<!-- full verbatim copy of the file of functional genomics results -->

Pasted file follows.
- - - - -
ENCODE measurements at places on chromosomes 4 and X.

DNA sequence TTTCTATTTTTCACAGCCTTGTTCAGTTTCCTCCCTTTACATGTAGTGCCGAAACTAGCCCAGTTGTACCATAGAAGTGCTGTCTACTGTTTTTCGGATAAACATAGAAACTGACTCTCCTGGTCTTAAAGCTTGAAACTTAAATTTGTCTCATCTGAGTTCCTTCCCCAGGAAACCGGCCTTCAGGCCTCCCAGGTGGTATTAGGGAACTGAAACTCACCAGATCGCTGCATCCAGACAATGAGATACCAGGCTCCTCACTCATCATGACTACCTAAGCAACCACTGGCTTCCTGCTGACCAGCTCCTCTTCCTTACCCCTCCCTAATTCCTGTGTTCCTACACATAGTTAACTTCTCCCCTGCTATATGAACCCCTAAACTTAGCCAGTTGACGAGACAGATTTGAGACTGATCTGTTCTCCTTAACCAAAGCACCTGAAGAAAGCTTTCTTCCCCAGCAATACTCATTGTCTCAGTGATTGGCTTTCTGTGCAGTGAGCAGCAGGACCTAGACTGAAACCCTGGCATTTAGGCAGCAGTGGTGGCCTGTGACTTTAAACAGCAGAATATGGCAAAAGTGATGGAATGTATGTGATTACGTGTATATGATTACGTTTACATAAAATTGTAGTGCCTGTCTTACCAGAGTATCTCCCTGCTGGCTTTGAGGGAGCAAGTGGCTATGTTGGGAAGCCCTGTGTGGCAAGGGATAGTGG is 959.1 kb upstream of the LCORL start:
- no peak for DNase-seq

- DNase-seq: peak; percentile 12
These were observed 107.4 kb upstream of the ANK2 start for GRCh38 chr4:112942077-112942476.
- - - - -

ENCODE measurements at places on chromosomes 4 and X.

DNA sequence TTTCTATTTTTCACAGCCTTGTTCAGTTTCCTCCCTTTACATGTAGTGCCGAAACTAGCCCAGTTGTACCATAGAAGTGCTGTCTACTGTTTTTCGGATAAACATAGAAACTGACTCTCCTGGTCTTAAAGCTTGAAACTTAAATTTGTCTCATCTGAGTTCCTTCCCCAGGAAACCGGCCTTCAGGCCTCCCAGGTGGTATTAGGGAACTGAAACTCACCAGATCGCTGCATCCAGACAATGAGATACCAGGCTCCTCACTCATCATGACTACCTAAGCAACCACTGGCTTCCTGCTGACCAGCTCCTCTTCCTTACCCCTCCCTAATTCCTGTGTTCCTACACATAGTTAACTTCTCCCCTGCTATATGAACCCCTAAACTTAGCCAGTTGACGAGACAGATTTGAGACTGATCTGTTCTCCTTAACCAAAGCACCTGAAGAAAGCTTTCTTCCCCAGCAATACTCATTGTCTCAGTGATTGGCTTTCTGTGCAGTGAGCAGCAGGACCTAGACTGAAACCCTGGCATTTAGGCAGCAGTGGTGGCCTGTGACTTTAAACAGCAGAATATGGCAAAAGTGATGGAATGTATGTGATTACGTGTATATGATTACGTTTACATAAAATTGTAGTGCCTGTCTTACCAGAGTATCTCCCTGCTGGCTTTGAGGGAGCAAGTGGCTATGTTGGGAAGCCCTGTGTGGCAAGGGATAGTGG is 959.1 kb upstream of the LCORL start:
- no peak for DNase-seq

- DNase-seq: peak; percentile 12
These were observed 107.4 kb upstream of the ANK2 start for GRCh38 chr4:112942077-112942476.